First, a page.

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by John Carter

“Anger is a killing thing: it kills the man who angers, for each rage leaves him less than he had been before – it takes something from him.”
– Louis L’Amour

“Heaven has no rage like love to hatred turned.”
– William Congreve

At about 1:30pm on October 12, 2011, 42-year-old Scott Evans Dekraai entered the Salon Meritage in Seal Beach, California, where he shot and killed his ex-wife and several other people, before surrendering to police.

The story was all-too-common, but the comments posted online were what I found most disturbing. The comments below are all real, posted online in response to the original news article. Even accounting for those trouble-making “Web trolls,” the number and content were amazing. Here are just a few examples:

– – –

“Women in a custody battle have lawyers and family court. Men have righteous anger and guns. Let’s see who wins.”

“She deserved it.”

“Let this be a lesson for all you psycho mothers who keep children away from fathers. Too many mothers are being allowed to poison children to hate their fathers.”

“There is blame for everyone. But only he will take the fall. His desperate act of wanting his own justice only masks the true injustice of ‘family court’.”

“We are seeing a lot more people (primarily men) that are tired of the de facto decision of ‘She gets to take your name, children and half of everything you have accumulated’ parsed out by judges that don’t see that granting one person is tearing another down. Today’s fathers seem to be a lot different than the absentee ones of a generation ago. Again, there is no justification for this, but you never know how some one is going to respond when everything (or the most important things) are taken away from them.”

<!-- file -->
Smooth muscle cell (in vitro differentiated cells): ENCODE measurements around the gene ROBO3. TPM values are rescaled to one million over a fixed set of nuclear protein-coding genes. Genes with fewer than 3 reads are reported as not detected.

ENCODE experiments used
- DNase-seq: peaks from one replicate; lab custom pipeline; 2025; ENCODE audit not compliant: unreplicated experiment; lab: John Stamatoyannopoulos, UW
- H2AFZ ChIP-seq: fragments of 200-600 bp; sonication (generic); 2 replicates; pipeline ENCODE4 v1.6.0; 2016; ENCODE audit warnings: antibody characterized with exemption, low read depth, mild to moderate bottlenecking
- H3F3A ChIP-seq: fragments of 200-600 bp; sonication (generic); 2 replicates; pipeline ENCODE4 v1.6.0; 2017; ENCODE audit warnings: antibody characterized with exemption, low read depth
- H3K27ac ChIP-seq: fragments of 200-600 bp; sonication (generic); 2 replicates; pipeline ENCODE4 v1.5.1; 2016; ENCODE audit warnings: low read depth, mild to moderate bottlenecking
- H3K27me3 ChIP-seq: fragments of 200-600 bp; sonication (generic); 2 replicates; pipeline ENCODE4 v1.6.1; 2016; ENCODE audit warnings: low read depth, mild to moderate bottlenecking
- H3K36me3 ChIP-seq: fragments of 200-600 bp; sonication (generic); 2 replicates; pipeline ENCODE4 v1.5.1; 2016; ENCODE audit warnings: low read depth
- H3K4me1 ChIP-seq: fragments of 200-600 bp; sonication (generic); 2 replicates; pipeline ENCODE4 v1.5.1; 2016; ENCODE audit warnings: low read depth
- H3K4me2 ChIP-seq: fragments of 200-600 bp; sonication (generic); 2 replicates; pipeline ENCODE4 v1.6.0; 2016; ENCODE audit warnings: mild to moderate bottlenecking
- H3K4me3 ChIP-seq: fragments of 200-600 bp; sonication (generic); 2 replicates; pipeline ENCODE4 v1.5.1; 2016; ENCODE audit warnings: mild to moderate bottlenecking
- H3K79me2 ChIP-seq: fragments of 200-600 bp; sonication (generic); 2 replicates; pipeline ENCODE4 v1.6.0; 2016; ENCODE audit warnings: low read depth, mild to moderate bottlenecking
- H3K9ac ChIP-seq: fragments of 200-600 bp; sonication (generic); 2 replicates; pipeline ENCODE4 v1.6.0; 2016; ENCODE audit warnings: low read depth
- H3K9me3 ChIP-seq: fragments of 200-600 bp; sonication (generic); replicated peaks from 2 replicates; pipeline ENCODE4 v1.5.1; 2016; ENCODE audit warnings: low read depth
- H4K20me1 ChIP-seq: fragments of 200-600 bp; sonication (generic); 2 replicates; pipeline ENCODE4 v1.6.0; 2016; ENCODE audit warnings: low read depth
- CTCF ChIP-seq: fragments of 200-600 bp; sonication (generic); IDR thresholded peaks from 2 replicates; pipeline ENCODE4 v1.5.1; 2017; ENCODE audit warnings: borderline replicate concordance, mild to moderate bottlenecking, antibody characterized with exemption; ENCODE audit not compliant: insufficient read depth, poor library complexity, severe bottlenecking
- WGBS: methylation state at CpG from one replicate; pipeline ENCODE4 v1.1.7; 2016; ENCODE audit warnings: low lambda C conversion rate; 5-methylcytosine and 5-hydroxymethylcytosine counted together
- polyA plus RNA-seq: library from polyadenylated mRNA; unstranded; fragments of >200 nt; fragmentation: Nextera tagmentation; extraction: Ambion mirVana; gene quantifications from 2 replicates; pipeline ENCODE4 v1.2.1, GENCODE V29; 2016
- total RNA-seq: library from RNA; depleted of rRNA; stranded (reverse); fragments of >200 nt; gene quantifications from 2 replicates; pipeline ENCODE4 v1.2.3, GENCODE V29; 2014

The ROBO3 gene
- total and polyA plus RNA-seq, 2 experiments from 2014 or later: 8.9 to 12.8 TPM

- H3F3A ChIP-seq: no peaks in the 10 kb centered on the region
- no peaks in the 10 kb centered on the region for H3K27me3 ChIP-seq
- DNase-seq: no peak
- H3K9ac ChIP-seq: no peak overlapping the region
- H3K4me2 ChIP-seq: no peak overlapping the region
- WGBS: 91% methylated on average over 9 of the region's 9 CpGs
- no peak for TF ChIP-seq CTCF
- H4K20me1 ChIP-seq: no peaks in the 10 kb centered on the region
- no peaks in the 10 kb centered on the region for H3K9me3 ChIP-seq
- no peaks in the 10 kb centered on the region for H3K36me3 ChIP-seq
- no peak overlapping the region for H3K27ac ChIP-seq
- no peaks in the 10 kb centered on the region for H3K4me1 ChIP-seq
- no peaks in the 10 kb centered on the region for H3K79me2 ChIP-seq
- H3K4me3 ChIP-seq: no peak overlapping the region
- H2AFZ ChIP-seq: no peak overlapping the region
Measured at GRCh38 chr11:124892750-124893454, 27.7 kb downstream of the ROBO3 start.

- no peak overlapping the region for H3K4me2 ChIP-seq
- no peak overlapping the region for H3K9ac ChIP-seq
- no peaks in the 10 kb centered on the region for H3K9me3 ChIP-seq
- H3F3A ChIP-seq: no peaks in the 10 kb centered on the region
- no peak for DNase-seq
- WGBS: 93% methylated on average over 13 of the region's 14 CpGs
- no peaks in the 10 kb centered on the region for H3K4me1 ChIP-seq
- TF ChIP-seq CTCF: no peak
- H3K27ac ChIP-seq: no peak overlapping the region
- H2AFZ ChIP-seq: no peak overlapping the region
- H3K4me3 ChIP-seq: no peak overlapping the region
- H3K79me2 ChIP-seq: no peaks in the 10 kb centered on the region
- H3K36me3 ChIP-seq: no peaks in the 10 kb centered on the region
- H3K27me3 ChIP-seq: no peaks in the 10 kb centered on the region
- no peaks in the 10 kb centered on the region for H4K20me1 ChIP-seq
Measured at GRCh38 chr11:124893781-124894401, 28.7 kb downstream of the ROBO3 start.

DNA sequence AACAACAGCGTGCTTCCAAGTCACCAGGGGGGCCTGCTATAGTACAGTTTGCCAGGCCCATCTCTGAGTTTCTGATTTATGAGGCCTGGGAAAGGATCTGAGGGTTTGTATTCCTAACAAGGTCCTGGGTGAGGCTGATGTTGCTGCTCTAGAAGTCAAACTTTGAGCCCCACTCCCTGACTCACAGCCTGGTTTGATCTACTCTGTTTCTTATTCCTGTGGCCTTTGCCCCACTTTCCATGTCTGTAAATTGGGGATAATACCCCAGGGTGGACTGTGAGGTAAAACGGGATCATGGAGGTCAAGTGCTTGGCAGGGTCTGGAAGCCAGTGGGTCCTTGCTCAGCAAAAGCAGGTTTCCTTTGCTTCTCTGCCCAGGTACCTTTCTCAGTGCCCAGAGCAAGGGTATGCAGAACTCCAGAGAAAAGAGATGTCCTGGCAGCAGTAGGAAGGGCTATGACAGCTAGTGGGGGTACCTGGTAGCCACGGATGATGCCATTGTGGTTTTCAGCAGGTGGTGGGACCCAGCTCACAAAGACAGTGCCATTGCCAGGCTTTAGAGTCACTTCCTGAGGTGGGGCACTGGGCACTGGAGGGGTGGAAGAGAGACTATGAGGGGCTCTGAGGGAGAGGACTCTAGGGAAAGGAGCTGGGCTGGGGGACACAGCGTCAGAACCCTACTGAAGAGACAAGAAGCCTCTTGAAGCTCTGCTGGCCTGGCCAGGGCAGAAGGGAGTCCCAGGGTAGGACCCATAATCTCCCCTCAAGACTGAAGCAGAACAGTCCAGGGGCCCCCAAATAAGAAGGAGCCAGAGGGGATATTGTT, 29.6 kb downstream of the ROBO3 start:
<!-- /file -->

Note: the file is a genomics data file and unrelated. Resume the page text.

– – –

The headline of the story was, “Seal Beach shooter, Scott Evans De Kraai, was angry because he thought he’d lose his son.”

And so he has. Not only lost his son, but taken his son’s mother … and father, and who knows what else? The article also said that “Friends and neighbors called Dekraai a doting father and good samaritan.”

“I don’t want people to think he is just an evil monster. He’s a nice guy, but he must have snapped,” said neighbor Stephanie Malchow. “If he was in a custody dispute, that would explain why he snapped. He loves his little boy more than anything else in the world.”

I had no idea where this story would go when I started writing it. It ended up with no conventional plot – a kind of Raymond Carver “slice of life,” or I should say, more properly, something in the style of Raymond Carver, from a writer who would love to be half as good.

One final irony … at the time, the eight deaths were the worst mass killing in Southern California since 2008, when nine people were killed … at a Christmas party.

God rest ye merry gentlemen, let nothing you dismay,
Remember Christ our Savior was born on Christmas Day;
To save us all from Satan’s power when we were gone astray.

O tidings of comfort and joy, comfort and joy;
O tidings of comfort and joy!

– one –

Two men are seated in a comfortable room, talking. If we didn’t know that it’s a psychiatrist’s office, we might think they are old friends from college, a lesser Ivy, perhaps. They could be New Hampshire neighbors, college professors that took a sabbatical from an afternoon of raking leaves to have a drink.

Are these incidents getting more frequent?

How can I answer that? You don’t let me see all the papers.

But as far as the news that you do see … do they seem more frequent?

It’s probably a function of more people and more information … math, murder and 24/7 news. I do agree with you that the comments posted about the stories are the more interesting phenomenon. But we’ve talked about all this.

Not much. At this stage, why are you still so reluctant to talk about it?